The cable heavies behind Hulu have let the cat out of the bag that they’re considering restricting service to people who already have cable, obviously eager to get on the brand-destroying gravy train. In the future, instead of having Hulu as an alternative to cable, you would get it as an add-on to your cable package, which means you’d have to shell out $65 a month to catch that one episode of Park & Rec every week. This is is like allowing only people who drive Dodge Durangos to buy electric cars. Why would you pay anything at all for Hulu if you already get cable?
The move could be years off, but the Post reports it’s part of an effort to stop people from fleeing cable. What’s behind this? Doubtless it’s panicky cable executives who can see what we can: cable is expensive wasteland full of forgettable content. So instead of using their billions in resources to transition to a different content-delivery system, they’re destroying their best hope for the future, Hulu.
What’s especially galling about this is that so much of Hulu’s content can already be found on TV you can get with a digital antenna. You know, free television. If this goes through, you won’t be able to re-watch an episode of a show you already saw earlier in the week or catch up with a couple of episodes you missed, courtesy of Hulu.
What do these people expect will happen if and when they make this change? We’re all going to give in and plop down $65 a month (at minimum) so that we can watch Community and endless varieties of Starz? And Christ, we should all be so lucky that cable doesn’t cost a $165 a month a few years from now. Cable companies, being one of America’s last legal monopolies are constantly taking their awful business practices out on the consumer, whether it’s passing costs onto you or getting into ridiculous dick-swinging competitions over broadcast rights.
It’s completely insane to suggest that anybody take lessons from the music industry, but here we are. Partnering with streaming services like Spotify and Rdio allows record companies a new way to service their customers while getting a cut of the ad revenues and membership fees. Spotify currently has 3 million paid members out of 10 million altogether, and as of March, had already paid $250 million to music rightsholders. They’re also making piracy unnecessary.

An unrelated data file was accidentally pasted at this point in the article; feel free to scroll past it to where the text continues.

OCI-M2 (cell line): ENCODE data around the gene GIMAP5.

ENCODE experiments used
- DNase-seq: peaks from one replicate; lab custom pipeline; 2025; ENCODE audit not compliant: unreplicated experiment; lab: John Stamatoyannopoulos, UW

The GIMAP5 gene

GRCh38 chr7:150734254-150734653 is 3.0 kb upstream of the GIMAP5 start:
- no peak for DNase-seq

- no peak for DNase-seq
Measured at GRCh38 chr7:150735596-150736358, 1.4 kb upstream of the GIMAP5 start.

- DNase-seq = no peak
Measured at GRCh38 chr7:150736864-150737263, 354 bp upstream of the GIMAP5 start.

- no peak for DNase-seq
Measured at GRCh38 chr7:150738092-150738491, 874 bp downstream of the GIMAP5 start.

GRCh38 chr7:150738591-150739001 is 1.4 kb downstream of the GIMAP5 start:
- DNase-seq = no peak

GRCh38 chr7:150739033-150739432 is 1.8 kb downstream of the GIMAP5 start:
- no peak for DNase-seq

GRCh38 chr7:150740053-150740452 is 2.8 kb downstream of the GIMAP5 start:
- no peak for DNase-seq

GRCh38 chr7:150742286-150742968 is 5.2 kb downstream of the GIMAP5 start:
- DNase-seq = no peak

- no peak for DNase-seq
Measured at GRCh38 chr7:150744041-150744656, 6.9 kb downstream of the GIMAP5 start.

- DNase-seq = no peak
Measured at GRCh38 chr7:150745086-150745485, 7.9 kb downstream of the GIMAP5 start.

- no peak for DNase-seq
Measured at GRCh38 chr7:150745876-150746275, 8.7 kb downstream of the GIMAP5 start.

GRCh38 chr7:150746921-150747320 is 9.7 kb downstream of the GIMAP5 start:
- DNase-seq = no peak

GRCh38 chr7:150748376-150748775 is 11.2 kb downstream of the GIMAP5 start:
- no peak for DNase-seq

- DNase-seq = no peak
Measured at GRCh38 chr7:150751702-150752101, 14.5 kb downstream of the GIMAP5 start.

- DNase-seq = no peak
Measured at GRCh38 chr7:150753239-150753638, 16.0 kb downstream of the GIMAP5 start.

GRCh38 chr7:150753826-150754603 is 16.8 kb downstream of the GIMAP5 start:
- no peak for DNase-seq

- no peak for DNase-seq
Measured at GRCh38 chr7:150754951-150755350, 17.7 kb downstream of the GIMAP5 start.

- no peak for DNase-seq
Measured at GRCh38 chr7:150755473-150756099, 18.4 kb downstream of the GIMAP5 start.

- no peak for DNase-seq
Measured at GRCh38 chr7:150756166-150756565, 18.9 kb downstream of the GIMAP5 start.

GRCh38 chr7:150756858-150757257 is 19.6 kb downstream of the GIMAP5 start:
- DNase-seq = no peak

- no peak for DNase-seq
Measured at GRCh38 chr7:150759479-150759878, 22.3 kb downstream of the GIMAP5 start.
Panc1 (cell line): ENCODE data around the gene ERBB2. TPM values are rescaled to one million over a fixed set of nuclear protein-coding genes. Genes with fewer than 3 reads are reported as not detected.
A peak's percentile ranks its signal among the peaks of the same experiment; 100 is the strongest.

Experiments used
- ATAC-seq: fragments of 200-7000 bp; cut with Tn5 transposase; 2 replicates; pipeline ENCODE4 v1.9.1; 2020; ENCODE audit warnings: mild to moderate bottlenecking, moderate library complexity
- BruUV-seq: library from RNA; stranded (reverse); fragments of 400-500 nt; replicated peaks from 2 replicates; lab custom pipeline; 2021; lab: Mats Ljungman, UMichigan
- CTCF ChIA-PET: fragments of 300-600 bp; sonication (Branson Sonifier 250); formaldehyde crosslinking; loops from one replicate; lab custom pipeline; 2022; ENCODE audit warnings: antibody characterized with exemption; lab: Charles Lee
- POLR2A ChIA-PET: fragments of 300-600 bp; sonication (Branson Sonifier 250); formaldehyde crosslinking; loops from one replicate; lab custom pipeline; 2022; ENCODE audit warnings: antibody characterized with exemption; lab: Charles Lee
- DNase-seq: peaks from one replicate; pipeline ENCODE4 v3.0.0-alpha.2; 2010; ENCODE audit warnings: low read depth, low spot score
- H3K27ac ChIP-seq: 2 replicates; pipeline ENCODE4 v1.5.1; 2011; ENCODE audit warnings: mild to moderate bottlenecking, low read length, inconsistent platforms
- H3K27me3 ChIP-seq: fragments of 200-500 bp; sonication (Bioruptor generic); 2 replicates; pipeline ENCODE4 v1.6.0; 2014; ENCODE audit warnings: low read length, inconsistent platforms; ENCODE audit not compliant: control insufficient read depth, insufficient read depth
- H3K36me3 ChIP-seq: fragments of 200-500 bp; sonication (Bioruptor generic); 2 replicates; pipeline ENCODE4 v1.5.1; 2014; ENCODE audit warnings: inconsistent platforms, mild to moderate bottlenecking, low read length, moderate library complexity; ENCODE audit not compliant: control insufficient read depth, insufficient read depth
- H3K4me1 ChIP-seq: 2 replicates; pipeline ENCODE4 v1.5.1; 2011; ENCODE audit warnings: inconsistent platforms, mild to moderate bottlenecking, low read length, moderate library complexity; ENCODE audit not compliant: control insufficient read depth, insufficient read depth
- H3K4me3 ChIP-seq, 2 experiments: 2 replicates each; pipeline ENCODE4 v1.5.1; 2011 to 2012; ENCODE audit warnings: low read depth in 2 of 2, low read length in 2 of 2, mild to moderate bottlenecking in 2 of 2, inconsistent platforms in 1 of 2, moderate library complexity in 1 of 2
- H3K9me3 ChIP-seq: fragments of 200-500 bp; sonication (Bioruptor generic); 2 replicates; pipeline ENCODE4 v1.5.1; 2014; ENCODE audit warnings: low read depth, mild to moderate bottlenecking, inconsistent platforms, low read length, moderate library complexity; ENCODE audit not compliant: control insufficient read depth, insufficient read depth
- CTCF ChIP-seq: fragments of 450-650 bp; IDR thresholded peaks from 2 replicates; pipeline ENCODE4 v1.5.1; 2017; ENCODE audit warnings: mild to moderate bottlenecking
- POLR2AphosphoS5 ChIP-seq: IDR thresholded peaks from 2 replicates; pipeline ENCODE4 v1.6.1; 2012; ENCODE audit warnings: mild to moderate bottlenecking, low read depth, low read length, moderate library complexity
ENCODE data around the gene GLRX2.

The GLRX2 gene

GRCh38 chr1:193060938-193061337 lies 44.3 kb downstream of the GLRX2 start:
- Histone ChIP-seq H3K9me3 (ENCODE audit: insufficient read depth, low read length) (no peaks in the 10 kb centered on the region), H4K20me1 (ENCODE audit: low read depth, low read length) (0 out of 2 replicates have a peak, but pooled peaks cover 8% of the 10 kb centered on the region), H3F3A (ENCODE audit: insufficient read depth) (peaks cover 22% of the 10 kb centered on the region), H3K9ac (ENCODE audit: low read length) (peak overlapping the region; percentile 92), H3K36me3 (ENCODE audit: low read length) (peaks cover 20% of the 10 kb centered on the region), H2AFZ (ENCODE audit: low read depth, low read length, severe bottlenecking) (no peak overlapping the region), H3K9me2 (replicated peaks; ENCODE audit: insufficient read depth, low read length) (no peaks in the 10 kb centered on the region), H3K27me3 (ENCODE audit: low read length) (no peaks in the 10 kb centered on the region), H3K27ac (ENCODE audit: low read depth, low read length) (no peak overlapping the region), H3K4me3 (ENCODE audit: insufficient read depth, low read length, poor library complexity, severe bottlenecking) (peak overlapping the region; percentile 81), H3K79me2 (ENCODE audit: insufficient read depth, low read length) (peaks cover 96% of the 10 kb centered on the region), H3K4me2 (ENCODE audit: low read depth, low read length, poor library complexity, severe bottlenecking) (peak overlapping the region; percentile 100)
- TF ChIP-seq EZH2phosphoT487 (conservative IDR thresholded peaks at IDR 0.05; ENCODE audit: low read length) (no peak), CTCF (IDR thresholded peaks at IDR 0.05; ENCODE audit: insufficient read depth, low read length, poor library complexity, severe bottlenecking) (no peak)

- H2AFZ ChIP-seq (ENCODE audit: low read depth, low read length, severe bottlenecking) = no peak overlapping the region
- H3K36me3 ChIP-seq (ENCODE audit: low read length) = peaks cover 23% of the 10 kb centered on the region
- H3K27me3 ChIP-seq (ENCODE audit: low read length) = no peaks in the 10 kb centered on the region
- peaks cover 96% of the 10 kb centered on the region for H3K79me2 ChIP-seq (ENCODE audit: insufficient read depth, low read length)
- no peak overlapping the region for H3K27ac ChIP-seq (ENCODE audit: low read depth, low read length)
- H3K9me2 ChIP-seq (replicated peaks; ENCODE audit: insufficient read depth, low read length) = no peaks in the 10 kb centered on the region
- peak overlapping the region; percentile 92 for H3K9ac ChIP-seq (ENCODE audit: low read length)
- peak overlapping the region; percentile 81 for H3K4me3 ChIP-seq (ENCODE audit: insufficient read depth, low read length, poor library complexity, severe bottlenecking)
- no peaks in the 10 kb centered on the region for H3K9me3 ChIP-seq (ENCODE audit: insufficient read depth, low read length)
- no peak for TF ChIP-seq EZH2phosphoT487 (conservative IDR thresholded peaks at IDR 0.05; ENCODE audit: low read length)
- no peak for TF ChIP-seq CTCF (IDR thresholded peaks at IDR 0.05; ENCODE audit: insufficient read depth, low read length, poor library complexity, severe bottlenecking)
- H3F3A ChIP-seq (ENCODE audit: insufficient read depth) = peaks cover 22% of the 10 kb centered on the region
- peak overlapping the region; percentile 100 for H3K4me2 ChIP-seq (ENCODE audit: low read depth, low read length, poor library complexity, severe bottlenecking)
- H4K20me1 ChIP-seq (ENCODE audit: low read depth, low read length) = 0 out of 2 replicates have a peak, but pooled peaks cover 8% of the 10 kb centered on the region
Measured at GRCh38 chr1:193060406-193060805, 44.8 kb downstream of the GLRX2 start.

In contrast, with this move, the TV networks and cable companies that own Hulu make content piracy much easier to rationalize, especially if the only options in front of a tech-savvy consumer are “overpay for entertainment to send an oligarch’s great-grandkids to Harvard” or “don’t do that.”
And it’s not like I’m some wild eyed lefty* screaming about this in a vacuum. The respectable, polo shirt-wearing types at Forbes feel the same exact way about HBO’s stupid decision to cut HBO Go off from the broader internet population.
But maybe this was bound to happen anyway. With the news Community, Parks & Rec and 30 Rock are being canceled to make way for shows by such comedic luminaries as Matthew Perry and Anne Heche, it becomes obvious that NBC wasn’t paying attention to Hulu ratings. Maybe they should have just taken all the money they sunk into it and used it to lobby Congress to shoot content pirates into space.
Hulu was shaping up as the beginning of an attempt at finding a middle ground and maybe even freeing us to live our lives without planning them around a damn TV schedule. Soon though, it could just be another footnote in the story of how cable destroyed itself.
*OK, so that part is true
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